Mike Moustakas nails Verlander for a game-deciding home run and the Royals beat him, 6-5. Baseball's premier hitter, Miguel Cabrera, is neutralized with the game on the line. Ned Yost secures his 700th managerial victory. And the Royals beat the first-place Detroit Tigers for the second straight night.
Most of the 30,116 fans left Kauffman Stadium in a happy frame of mind, perhaps sensing a turnaround for a hometown team that had gone into the All-Star break with five straight losses.
"This is a good team we've got here, man, we're resilient and we never say die," Moustakas said.
They had died many times over the years against Verlander's previous 25 starts against them.
"We're fully aware that we were 2-15 [now 3-15] against Verlander, so our focus today was to go out and give him a tough game and that's exactly what we did," Yost said.
The Royals, beating Verlander for the first time since Sept. 9, 2009, roughed him up for six runs (five earned) on eight hits in his 5 2/3 innings.
"Just overall, just wasn't in sync. Just gotta find it. Couldn't find it today," Verlander said.
Even so, he was in a 5-5 tie with pitching adversary Jeremy Guthrie after a frenetic four innings. Verlander was ahead, 3-1, but in the third, Salvador Perez clipped him for a game-tying two-run single. And, in the fourth, the Royals loaded the bases with none out and pushed in two runs for a 5-3 lead.
"He didn't have a very good game. Simple," Tigers manager Jim Leyland said. "And that's OK. That happens."
Then the Tigers caught a break in the fifth inning.
"We gave them the two runs there," Yost said.
Strange inning. Royals second baseman Chris Getz sustained a knee injury trying to grab a single by Prince Fielder. Guthrie had two outs with two on, when Andy Dirks hit a bouncer to first baseman Eric Hosmer, who promptly fell forward and failed to get the third out.
Hosmer intended to shovel the ball to Guthrie covering the bag.
"My first instinct was to flip it and I looked up and Guthrie had peeled off because he thought I was going to take it," Hosmer said. "That's where I've got to be telling him to get over right there. It was just a lack of communication on my part."
So Dirks got a single and Alex Avila followed with a two-run single on a sharply hit ball that a sprawling Elliot Johnson, who had replaced Getz, couldn't quite grab and it rolled away from him. So it was 5-5.
"We should have had zero runs allowed there and pick the team up after them scoring all those runs, but instead let them tie it up," Guthrie said. "When you've got to get six outs in an inning, you're going to give up some runs typically and I got bit by six outs."
Verlander got two quick outs in the Royals' half of the fifth. Up came Moustakas.
"It's Justin Verlander out there, you know, and when that guy's on, he's tough to hit," Moustakas said. "We were able to put up a couple runs against him and I was able to get a good pitch 2-0, and I just didn't miss it. He tried to run a sinker down-and-away and I was able to elevate it a little bit, and I was able to get it out of the park for us. Apparently, it was a huge run."
Apparently so, because his drive into the right-field bullpen turned out to be the winning run.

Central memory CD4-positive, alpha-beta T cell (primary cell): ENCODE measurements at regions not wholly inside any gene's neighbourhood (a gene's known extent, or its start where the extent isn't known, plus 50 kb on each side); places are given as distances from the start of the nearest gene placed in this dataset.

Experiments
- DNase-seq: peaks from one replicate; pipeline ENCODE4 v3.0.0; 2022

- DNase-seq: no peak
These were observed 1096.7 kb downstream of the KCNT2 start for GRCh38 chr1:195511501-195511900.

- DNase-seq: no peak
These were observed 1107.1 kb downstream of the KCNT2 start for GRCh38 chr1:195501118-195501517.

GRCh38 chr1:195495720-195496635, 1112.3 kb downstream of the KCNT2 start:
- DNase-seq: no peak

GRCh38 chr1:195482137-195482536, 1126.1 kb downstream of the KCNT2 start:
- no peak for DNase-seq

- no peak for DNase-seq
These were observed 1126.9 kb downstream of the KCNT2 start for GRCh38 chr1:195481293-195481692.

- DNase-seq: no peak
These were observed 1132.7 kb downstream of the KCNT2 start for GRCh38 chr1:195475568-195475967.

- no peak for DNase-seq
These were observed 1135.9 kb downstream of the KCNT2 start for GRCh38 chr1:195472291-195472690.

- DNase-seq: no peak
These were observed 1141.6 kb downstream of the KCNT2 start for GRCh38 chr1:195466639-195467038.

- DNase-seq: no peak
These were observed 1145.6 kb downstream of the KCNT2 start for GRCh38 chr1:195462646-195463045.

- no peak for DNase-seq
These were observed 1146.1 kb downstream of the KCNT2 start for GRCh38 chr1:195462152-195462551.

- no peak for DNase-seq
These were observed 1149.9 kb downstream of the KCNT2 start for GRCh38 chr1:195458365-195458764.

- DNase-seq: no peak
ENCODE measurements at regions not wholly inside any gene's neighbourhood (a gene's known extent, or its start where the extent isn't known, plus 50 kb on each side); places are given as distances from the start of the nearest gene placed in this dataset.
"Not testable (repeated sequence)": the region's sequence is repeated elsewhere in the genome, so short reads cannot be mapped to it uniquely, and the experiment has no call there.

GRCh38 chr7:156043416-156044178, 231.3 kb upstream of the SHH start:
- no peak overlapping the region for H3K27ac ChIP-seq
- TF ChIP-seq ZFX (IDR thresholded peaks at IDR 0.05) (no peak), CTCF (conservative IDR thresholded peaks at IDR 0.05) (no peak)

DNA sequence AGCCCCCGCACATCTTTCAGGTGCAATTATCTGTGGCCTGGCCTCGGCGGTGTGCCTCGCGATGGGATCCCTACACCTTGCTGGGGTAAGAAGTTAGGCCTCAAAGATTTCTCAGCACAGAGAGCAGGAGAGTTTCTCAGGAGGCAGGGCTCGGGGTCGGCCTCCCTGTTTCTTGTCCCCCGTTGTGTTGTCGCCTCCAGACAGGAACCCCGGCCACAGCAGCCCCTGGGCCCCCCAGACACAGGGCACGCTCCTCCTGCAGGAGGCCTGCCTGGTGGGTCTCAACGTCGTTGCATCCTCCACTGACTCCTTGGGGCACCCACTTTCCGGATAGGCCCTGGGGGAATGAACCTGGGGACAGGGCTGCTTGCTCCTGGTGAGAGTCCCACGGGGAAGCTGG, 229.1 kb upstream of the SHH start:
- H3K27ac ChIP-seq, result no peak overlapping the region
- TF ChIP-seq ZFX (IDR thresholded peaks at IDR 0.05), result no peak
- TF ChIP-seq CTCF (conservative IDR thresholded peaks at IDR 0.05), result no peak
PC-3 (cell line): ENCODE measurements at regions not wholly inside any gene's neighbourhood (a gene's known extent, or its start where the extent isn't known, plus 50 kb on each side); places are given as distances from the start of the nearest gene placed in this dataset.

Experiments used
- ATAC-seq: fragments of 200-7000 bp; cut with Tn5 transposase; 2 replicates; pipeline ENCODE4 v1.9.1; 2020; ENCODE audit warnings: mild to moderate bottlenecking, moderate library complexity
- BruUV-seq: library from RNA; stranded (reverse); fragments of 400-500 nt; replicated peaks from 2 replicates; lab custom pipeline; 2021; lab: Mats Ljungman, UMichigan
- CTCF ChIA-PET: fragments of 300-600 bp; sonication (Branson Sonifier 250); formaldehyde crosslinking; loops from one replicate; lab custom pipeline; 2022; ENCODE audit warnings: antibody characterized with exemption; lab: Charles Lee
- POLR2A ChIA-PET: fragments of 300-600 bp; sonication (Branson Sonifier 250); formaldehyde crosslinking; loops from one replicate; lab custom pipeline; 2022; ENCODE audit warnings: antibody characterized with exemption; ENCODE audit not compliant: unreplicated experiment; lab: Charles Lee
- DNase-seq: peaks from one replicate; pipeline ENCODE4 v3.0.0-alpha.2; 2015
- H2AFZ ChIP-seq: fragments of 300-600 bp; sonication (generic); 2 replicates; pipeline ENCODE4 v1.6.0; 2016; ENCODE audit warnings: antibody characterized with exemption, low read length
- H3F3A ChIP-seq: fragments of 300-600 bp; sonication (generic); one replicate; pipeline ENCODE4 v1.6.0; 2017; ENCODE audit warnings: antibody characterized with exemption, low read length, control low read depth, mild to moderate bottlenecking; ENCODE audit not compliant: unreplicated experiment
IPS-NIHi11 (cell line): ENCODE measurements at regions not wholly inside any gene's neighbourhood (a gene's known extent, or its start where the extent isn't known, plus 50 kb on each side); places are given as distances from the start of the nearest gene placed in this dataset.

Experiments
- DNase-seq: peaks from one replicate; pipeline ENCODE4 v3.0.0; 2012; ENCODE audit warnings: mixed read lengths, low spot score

Not that there weren't some perilous moments for the Royals as the game wound down.
Royals reliever Aaron Crow gave up a single to Avila and walked pinch-hitter Don Kelly to start the eighth inning. They were bunted to second and third. Crow got Torii Hunter on a sharp grounder to Moustakas at third and the runners had to hold.
Up next: Cabrera, the right-handed blaster of Triple Crown fame. First base was open, but Yost decided against an intentional walk.
"We weren't going to let him beat us, but we also knew that he's like 0-for-6 off of Crow," Yost said.
So the deal was that Crow wasn't supposed to give Cabrera a pitch he could handle.
"Yeah, but you don't want to walk him and bring up Prince Fielder, so you go after him and see what happens," Crow said.
What happened was that Cabrera hit a sharp ground ball to Moustakas at third, not an easy play, but Hosmer picked up his throw on the bounce to end the threat.
But the drama wasn't over. Closer Greg Holland took over in the ninth and, after getting one out, Victor Martinez teed off on a shot to right field. Martinez paused and gazed as if expecting a game-tying home run.
"When you see a guy standing there in the box, obviously, I thought it was out because he stood there so long," Holland said.
However, the ball dipped into the right-field corner where David Lough came rather close to catching the ball.
"I think I might've got a piece of it. I thought I felt something when I went into the wall, but I just couldn't get to it in time," Lough said.
Martinez had a double, creating more tension until Holland retired the next two hitters for his 24th save.
Of all things, the Royals have now faced Verlander three times this season and not lost to him. In fact, they've won all three of those games. Verlander had no-decisions in the first two, both of which the Royals won in 10 innings. Now comes a loss for their old tormentor.
"It's obviously frustrating for me, but it's more frustrating for this team," Verlander said. "These guys look to me to win games, especially when they go out there and score five runs. That should be more than enough for me. Tonight it wasn't."
And the Royals now have a 5-2 record against the Tigers this season. But there are 12 games to go.